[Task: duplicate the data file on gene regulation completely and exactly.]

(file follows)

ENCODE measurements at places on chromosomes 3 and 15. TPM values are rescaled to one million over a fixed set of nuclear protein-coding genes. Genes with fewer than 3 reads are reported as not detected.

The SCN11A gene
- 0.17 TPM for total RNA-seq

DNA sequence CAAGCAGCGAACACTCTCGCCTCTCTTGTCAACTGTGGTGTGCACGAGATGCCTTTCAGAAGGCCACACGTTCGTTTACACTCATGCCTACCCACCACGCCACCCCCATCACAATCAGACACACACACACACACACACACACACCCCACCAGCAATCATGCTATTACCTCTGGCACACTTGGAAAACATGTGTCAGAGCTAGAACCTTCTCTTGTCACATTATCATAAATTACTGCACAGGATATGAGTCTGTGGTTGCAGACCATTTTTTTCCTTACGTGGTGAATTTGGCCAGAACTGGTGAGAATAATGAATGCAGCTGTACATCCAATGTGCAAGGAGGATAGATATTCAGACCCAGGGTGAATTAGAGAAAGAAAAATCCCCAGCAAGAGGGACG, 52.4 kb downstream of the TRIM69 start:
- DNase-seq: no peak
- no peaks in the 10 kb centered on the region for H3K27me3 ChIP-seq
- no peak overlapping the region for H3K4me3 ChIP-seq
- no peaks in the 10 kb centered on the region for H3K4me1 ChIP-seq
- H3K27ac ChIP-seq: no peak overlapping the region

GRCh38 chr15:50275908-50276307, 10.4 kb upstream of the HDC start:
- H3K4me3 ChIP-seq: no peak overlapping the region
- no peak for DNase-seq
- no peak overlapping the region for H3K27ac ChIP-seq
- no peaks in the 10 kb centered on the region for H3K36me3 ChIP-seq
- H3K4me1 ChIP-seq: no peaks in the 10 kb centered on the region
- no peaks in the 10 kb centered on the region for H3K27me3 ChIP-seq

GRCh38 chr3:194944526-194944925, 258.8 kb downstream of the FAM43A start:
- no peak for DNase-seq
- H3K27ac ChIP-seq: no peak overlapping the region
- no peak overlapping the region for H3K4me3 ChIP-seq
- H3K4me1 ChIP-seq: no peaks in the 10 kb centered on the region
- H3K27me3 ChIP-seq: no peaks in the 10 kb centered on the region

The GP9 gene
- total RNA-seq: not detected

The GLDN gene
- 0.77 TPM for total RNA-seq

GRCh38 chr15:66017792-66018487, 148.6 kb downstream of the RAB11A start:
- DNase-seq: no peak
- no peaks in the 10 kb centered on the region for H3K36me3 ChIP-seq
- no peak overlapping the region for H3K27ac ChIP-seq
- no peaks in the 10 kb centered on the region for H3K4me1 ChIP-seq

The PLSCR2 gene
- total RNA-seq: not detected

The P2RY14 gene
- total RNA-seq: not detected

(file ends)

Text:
ENCODE measurements at places on chromosomes 3 and 15. TPM values are rescaled to one million over a fixed set of nuclear protein-coding genes. Genes with fewer than 3 reads are reported as not detected.

The SCN11A gene
- 0.17 TPM for total RNA-seq

DNA sequence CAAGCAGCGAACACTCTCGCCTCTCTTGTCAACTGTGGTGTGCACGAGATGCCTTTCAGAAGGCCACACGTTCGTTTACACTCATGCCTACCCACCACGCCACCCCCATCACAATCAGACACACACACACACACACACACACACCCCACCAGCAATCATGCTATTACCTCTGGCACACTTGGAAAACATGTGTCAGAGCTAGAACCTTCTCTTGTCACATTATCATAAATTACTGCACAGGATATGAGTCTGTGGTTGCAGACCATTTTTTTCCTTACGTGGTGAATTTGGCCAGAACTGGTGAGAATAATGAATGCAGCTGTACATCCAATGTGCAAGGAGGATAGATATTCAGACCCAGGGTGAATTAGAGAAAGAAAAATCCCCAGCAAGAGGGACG, 52.4 kb downstream of the TRIM69 start:
- DNase-seq: no peak
- no peaks in the 10 kb centered on the region for H3K27me3 ChIP-seq
- no peak overlapping the region for H3K4me3 ChIP-seq
- no peaks in the 10 kb centered on the region for H3K4me1 ChIP-seq
- H3K27ac ChIP-seq: no peak overlapping the region

GRCh38 chr15:50275908-50276307, 10.4 kb upstream of the HDC start:
- H3K4me3 ChIP-seq: no peak overlapping the region
- no peak for DNase-seq
- no peak overlapping the region for H3K27ac ChIP-seq
- no peaks in the 10 kb centered on the region for H3K36me3 ChIP-seq
- H3K4me1 ChIP-seq: no peaks in the 10 kb centered on the region
- no peaks in the 10 kb centered on the region for H3K27me3 ChIP-seq

GRCh38 chr3:194944526-194944925, 258.8 kb downstream of the FAM43A start:
- no peak for DNase-seq
- H3K27ac ChIP-seq: no peak overlapping the region
- no peak overlapping the region for H3K4me3 ChIP-seq
- H3K4me1 ChIP-seq: no peaks in the 10 kb centered on the region
- H3K27me3 ChIP-seq: no peaks in the 10 kb centered on the region

The GP9 gene
- total RNA-seq: not detected

The GLDN gene
- 0.77 TPM for total RNA-seq

GRCh38 chr15:66017792-66018487, 148.6 kb downstream of the RAB11A start:
- DNase-seq: no peak
- no peaks in the 10 kb centered on the region for H3K36me3 ChIP-seq
- no peak overlapping the region for H3K27ac ChIP-seq
- no peaks in the 10 kb centered on the region for H3K4me1 ChIP-seq

The PLSCR2 gene
- total RNA-seq: not detected

The P2RY14 gene
- total RNA-seq: not detected